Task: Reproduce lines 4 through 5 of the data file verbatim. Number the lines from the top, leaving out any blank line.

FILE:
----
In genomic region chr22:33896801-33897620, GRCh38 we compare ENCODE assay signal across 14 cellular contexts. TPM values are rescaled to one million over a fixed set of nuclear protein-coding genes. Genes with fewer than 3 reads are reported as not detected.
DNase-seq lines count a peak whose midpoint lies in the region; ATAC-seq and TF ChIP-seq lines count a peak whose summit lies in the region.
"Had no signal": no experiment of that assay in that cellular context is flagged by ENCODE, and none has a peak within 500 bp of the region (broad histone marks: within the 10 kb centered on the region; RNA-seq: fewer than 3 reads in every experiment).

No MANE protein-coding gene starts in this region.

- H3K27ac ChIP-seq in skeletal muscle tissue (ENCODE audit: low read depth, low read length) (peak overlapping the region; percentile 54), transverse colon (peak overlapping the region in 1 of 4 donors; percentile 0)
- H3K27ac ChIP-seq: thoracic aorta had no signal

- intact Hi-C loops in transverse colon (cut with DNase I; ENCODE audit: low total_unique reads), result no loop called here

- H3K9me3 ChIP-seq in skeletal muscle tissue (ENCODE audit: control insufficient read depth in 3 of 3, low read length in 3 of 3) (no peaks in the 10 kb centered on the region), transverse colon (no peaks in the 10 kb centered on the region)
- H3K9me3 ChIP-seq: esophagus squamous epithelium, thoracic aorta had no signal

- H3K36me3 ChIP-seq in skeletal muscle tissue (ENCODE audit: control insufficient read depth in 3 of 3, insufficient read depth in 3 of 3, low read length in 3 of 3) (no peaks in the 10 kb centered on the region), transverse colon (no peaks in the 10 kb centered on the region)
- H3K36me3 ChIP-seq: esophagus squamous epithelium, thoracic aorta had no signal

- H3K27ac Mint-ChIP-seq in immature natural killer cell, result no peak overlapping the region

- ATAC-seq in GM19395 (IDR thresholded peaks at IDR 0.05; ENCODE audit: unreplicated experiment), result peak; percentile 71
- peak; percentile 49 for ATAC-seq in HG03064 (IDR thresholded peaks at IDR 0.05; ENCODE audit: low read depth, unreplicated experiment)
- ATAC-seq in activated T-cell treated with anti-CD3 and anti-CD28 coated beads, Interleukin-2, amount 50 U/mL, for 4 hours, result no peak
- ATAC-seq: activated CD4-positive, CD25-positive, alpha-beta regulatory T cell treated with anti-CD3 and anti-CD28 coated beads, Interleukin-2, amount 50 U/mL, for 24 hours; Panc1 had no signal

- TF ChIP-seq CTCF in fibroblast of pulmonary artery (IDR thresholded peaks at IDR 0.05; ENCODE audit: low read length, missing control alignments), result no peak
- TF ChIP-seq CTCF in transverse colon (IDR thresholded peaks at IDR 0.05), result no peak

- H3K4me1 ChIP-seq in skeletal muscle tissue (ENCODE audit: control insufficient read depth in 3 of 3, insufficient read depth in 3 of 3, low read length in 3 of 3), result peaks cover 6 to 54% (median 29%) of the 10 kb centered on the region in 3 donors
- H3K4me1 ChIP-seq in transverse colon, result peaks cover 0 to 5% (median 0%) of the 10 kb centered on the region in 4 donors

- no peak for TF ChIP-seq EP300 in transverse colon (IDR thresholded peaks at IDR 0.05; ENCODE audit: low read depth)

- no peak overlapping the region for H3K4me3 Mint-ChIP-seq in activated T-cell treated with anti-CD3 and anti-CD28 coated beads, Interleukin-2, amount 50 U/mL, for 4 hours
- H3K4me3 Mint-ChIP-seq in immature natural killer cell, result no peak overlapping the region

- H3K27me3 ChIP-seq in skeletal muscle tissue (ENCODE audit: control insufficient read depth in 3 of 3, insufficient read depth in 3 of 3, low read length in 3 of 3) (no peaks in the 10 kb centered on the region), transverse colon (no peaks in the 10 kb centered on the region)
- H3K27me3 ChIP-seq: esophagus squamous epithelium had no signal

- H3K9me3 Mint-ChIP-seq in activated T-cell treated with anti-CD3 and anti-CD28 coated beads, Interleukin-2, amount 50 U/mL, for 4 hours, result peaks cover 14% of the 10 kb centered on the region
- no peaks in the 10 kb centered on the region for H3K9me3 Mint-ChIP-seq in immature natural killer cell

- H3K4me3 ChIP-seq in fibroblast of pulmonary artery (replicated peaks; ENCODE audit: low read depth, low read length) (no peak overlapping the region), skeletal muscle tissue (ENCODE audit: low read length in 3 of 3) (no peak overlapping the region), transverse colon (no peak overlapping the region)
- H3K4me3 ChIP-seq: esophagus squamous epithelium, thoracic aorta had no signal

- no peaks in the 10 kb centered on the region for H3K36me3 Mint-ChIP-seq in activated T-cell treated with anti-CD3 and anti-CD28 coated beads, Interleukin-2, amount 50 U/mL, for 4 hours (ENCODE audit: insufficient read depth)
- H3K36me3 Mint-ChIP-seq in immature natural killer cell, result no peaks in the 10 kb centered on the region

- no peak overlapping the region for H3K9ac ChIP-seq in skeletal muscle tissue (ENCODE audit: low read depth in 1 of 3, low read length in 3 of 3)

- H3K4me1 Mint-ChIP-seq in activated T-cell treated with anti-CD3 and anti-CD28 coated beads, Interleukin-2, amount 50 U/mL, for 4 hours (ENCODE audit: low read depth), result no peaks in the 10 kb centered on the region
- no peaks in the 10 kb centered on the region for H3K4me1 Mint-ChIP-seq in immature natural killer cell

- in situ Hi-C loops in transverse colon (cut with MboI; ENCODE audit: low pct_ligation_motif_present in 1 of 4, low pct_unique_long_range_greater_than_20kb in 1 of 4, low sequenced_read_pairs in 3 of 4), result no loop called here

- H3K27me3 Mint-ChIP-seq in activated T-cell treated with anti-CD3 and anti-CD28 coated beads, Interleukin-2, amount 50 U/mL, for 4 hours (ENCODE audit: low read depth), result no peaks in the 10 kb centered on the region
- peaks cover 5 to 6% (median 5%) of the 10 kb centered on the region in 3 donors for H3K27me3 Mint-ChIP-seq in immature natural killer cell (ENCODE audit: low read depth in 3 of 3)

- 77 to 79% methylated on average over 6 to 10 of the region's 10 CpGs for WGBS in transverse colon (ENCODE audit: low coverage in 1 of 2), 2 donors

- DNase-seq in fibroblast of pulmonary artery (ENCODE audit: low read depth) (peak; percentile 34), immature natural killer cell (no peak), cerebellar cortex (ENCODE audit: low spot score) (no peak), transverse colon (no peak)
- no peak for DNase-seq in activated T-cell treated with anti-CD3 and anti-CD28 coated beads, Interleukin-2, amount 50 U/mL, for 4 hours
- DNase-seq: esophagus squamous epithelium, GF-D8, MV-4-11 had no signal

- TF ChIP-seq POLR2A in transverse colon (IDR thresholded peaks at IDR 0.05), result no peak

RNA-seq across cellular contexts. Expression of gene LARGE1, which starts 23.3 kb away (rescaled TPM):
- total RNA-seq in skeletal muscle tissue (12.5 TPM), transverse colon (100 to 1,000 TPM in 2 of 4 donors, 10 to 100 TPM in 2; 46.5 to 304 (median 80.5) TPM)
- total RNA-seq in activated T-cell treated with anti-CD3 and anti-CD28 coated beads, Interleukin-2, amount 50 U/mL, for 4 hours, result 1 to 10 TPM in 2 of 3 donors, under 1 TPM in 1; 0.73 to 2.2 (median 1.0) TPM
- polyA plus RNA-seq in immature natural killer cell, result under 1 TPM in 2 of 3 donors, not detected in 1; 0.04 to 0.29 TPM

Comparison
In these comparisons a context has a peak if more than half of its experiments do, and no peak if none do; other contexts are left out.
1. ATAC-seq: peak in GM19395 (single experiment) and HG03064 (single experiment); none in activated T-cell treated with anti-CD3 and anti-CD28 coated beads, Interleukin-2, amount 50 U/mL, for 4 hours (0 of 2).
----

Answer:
No MANE protein-coding gene starts in this region.

- H3K27ac ChIP-seq in skeletal muscle tissue (ENCODE audit: low read depth, low read length) (peak overlapping the region; percentile 54), transverse colon (peak overlapping the region in 1 of 4 donors; percentile 0)